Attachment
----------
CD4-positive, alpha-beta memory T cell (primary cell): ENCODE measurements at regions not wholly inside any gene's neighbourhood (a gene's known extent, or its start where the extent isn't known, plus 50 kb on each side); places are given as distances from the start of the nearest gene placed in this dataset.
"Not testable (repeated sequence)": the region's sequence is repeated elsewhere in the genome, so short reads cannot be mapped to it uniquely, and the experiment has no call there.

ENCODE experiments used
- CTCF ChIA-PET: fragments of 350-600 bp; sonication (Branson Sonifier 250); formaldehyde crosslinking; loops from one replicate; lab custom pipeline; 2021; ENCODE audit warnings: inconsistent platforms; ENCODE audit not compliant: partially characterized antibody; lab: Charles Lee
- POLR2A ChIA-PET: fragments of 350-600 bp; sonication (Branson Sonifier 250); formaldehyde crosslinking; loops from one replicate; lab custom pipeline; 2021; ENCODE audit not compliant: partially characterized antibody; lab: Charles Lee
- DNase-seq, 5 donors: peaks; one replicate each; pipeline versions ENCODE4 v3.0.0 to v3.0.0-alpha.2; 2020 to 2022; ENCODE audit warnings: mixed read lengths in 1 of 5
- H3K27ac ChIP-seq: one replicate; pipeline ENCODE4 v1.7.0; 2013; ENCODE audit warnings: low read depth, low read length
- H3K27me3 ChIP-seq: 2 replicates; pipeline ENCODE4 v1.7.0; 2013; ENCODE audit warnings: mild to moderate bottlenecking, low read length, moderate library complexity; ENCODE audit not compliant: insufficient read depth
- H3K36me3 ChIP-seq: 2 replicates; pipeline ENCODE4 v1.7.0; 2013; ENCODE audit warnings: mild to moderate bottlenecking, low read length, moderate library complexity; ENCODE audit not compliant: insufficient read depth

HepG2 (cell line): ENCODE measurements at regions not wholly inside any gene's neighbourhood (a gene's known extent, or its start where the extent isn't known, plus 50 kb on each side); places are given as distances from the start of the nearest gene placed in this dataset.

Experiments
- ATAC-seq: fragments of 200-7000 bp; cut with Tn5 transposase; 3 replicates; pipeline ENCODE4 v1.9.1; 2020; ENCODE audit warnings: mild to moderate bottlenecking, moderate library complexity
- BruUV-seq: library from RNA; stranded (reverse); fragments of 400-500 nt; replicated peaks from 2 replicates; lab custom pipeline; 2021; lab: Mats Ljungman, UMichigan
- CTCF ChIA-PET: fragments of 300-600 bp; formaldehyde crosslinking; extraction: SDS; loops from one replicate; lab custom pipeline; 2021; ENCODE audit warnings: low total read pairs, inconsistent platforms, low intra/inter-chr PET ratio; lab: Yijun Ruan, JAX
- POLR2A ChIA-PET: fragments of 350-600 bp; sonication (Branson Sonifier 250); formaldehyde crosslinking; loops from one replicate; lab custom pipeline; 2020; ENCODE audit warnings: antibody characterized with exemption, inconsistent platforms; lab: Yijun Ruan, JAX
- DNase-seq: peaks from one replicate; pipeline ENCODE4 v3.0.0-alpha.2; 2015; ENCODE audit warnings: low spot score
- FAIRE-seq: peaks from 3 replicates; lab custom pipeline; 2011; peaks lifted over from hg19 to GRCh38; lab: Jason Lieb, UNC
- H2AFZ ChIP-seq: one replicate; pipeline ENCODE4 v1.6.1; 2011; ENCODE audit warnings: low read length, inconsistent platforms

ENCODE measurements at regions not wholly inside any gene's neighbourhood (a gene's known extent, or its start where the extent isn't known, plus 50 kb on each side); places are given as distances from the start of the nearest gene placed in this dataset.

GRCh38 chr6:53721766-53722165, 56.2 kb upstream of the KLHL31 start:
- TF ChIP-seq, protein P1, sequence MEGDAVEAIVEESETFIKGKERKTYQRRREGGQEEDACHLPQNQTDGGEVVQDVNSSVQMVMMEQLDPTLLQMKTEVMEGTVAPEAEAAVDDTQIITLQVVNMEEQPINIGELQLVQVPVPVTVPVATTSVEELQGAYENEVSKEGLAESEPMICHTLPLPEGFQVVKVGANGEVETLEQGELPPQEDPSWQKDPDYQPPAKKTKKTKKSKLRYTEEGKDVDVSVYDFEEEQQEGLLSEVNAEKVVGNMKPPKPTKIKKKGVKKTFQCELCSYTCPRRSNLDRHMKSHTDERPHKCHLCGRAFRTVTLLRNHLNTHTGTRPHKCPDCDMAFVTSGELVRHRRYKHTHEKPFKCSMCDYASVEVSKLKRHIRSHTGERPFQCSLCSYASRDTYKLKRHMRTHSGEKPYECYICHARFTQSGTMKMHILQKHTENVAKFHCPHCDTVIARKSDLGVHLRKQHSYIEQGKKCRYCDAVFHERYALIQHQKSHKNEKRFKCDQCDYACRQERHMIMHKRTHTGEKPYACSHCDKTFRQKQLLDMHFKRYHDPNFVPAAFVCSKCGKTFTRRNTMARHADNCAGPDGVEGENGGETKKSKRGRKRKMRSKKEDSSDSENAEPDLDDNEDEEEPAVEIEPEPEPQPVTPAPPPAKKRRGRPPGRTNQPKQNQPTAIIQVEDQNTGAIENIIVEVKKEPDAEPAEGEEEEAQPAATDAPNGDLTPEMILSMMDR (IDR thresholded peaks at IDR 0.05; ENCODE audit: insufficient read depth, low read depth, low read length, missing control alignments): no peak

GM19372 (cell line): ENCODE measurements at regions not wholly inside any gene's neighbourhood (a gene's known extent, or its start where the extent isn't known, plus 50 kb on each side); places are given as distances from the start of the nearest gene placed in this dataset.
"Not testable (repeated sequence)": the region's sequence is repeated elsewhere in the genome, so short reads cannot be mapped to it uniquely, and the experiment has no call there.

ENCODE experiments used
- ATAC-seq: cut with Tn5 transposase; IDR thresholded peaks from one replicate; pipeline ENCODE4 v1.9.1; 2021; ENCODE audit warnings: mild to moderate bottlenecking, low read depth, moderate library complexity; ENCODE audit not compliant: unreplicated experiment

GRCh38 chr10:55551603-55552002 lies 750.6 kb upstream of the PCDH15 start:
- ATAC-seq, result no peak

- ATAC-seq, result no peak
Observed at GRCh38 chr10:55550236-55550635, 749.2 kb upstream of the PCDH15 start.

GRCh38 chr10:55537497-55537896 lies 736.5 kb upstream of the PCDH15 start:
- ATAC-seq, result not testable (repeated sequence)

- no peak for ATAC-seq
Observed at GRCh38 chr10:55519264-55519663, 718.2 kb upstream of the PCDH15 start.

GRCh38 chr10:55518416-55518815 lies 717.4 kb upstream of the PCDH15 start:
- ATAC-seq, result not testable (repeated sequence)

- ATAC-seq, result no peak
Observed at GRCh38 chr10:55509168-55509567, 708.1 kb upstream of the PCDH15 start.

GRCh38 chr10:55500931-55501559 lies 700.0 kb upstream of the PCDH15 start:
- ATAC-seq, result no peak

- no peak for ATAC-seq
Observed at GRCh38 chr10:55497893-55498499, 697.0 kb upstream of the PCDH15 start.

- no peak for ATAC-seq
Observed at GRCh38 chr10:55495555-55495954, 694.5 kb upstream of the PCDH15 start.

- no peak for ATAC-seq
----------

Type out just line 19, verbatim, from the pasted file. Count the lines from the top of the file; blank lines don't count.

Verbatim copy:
ENCODE measurements at regions not wholly inside any gene's neighbourhood (a gene's known extent, or its start where the extent isn't known, plus 50 kb on each side); places are given as distances from the start of the nearest gene placed in this dataset.